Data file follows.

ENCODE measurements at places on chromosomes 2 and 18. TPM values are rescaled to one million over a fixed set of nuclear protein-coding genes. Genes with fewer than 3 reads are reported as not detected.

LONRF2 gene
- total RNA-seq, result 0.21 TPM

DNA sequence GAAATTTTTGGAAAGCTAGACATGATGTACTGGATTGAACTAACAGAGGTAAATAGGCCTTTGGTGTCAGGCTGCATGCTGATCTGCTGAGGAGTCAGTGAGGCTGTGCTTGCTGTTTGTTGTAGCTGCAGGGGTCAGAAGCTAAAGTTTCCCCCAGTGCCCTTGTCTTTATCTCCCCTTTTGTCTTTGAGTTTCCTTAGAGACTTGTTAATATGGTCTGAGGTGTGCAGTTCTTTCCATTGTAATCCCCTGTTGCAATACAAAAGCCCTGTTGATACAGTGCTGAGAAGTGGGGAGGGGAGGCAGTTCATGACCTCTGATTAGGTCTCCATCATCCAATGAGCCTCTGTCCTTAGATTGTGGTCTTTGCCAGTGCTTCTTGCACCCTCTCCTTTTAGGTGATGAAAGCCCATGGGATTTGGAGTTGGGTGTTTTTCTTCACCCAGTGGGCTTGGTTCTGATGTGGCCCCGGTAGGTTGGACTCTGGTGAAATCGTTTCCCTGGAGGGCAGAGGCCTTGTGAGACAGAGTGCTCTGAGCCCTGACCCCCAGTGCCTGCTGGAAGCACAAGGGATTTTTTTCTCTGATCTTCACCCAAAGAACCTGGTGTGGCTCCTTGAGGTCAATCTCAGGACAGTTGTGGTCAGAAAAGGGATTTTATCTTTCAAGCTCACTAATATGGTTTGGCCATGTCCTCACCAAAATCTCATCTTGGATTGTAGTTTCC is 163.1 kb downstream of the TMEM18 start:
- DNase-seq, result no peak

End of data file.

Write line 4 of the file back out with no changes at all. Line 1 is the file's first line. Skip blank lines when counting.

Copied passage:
DNA sequence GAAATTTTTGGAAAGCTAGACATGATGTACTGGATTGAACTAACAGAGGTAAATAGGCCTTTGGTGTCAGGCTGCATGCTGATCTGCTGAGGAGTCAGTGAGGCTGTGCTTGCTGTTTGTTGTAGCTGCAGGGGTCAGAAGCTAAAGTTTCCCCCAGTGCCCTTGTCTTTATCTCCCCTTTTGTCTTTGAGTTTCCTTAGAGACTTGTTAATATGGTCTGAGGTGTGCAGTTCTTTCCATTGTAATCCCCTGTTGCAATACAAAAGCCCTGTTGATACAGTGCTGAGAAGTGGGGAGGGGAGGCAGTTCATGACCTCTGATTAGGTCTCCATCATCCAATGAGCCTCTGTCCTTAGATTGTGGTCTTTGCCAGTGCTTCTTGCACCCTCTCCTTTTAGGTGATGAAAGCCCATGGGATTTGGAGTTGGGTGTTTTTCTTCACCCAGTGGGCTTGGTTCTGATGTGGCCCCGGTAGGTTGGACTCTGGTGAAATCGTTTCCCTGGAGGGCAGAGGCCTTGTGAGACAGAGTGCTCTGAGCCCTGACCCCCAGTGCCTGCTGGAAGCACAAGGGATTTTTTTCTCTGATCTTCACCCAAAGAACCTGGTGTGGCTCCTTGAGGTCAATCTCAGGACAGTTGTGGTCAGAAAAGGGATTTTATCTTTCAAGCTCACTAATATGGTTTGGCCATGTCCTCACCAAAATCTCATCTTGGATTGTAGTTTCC is 163.1 kb downstream of the TMEM18 start: